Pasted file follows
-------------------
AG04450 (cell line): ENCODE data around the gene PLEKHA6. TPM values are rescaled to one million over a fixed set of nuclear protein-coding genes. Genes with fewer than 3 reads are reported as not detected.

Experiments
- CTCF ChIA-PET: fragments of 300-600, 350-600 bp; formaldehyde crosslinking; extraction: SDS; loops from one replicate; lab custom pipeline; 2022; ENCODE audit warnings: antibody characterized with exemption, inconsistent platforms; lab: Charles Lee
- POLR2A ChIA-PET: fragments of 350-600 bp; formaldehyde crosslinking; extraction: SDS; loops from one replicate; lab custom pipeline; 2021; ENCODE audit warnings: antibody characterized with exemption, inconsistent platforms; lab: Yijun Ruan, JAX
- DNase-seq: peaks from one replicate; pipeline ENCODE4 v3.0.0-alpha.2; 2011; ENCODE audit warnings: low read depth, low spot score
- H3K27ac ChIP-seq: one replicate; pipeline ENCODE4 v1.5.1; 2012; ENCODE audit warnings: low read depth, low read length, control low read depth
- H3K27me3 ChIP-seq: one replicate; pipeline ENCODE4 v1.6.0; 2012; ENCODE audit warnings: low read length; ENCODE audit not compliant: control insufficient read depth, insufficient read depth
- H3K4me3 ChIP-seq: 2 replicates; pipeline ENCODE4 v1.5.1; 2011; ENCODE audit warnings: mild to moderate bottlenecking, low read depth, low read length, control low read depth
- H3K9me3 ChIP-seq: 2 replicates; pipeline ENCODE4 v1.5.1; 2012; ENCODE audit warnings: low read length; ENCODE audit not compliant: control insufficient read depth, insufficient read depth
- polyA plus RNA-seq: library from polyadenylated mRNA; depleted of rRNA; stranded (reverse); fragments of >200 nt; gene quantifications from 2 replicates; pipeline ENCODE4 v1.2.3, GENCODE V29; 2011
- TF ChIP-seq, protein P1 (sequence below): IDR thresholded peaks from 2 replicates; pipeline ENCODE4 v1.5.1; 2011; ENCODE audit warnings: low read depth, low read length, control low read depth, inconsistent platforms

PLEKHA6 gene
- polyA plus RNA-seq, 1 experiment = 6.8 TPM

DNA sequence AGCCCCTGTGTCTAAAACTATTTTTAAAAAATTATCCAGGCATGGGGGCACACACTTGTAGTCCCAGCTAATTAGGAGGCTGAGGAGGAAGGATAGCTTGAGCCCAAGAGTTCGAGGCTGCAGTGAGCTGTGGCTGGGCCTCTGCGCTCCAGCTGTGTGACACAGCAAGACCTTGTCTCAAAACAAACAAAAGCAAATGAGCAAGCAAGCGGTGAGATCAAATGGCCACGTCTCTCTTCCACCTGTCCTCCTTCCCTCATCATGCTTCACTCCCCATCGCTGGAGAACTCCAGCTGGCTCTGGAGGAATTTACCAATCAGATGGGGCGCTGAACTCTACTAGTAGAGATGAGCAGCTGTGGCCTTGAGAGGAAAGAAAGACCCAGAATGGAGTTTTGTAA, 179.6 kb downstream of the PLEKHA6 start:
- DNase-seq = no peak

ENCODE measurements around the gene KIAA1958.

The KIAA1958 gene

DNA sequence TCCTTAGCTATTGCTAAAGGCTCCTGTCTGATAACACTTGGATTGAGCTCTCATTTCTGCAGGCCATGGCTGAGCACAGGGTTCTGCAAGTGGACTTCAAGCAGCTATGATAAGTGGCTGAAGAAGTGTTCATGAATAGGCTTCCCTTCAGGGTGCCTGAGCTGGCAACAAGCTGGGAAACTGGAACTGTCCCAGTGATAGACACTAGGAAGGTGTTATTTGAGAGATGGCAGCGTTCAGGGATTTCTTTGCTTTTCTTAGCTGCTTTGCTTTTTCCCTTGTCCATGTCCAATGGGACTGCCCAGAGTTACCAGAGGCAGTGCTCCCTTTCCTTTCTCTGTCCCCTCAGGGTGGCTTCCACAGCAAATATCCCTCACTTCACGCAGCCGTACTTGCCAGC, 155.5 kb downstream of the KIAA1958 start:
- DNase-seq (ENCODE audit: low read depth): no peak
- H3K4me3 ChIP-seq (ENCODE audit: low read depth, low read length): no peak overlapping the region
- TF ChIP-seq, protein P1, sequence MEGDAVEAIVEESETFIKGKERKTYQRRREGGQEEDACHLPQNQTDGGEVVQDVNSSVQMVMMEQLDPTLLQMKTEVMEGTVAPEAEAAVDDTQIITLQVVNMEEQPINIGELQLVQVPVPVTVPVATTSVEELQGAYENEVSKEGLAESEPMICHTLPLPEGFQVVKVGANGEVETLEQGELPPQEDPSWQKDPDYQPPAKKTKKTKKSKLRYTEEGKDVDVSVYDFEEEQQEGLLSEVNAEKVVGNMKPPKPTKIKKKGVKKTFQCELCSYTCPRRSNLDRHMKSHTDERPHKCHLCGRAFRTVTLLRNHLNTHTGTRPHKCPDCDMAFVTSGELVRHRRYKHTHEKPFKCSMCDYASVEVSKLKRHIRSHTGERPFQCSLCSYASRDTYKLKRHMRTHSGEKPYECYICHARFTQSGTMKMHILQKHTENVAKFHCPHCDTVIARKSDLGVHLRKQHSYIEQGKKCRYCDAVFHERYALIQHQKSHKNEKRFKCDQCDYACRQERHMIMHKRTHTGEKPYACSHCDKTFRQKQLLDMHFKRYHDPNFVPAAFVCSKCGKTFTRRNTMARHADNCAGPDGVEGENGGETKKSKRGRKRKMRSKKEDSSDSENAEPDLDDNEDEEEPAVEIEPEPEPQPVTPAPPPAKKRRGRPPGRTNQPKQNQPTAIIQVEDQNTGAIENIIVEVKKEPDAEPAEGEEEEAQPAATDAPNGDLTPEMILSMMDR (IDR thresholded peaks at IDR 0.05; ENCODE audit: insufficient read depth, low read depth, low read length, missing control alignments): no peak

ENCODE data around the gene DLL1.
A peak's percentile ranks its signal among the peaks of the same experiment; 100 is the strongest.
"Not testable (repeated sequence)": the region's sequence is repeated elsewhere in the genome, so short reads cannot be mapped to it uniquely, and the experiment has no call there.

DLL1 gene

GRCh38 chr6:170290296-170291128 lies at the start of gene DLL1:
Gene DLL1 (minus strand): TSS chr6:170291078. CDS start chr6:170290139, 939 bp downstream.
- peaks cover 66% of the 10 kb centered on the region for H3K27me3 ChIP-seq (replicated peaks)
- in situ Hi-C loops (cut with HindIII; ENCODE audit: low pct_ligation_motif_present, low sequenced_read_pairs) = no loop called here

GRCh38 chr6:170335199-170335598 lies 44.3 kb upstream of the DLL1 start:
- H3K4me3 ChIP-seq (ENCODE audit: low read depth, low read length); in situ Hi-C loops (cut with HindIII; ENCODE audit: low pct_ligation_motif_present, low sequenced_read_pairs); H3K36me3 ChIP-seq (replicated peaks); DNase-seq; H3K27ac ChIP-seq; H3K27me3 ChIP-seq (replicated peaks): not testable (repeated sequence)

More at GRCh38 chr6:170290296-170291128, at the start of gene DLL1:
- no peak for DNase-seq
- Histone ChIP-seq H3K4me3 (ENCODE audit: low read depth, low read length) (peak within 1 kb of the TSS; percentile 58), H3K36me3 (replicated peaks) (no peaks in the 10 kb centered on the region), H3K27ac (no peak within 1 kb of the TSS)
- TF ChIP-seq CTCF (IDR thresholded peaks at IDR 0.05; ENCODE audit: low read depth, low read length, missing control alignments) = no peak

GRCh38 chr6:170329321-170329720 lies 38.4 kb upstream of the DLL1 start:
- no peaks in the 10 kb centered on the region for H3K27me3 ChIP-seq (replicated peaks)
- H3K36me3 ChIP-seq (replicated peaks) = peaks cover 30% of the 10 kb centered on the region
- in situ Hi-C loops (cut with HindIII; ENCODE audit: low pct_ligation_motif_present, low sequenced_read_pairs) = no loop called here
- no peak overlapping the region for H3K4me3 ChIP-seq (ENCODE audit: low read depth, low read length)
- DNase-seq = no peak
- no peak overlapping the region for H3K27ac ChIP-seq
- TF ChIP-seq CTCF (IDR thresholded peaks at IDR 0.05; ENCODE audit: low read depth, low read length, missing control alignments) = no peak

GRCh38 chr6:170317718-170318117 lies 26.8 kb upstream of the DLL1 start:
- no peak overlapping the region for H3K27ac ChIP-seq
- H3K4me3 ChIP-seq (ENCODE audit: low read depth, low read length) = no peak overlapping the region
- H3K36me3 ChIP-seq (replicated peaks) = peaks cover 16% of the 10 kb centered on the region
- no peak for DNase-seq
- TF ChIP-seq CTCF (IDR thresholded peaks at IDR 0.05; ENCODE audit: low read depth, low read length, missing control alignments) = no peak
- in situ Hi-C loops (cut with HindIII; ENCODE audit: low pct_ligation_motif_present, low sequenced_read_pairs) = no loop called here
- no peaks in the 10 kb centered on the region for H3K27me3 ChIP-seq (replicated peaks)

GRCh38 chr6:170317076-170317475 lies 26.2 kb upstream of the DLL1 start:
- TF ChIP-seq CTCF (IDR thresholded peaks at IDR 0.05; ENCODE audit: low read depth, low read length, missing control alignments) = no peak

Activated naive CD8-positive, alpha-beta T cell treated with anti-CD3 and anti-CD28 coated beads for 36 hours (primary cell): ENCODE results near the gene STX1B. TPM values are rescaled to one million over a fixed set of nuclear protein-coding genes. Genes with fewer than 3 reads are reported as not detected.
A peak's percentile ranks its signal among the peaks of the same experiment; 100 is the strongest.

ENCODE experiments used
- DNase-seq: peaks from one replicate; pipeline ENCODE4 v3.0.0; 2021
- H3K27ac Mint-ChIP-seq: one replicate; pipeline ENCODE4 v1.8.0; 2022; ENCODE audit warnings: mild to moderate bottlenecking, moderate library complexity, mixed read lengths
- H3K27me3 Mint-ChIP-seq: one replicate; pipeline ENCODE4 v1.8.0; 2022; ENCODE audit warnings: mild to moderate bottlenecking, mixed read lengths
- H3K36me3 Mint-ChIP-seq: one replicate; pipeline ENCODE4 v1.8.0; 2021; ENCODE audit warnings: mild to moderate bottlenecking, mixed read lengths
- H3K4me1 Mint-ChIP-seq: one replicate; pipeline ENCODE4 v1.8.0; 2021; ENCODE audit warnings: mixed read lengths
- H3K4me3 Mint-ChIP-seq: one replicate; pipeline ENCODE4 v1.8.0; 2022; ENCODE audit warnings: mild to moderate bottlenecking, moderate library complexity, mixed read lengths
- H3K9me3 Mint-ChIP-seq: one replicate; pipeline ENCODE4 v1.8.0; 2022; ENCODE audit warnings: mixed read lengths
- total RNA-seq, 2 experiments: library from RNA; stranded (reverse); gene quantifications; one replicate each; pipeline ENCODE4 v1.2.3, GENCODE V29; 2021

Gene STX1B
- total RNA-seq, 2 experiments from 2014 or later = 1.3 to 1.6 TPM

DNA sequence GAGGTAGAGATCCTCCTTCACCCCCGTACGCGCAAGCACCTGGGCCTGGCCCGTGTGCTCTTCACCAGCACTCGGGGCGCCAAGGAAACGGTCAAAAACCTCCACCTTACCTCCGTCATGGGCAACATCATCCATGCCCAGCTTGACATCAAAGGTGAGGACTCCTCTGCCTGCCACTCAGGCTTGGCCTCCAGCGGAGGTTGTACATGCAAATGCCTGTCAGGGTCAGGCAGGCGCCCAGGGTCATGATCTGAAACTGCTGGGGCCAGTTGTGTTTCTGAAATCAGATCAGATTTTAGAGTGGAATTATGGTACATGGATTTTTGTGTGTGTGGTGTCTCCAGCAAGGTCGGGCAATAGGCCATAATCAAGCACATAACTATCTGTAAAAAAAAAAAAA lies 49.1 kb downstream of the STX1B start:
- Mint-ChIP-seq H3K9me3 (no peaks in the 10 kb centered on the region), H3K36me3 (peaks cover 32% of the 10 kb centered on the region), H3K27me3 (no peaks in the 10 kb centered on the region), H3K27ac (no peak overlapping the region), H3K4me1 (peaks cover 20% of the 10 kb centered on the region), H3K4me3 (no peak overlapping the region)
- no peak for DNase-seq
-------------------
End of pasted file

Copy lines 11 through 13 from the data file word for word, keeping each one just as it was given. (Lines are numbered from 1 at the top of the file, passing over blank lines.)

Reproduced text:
- TF ChIP-seq, protein P1 (sequence below): IDR thresholded peaks from 2 replicates; pipeline ENCODE4 v1.5.1; 2011; ENCODE audit warnings: low read depth, low read length, control low read depth, inconsistent platforms

PLEKHA6 gene
- polyA plus RNA-seq, 1 experiment = 6.8 TPM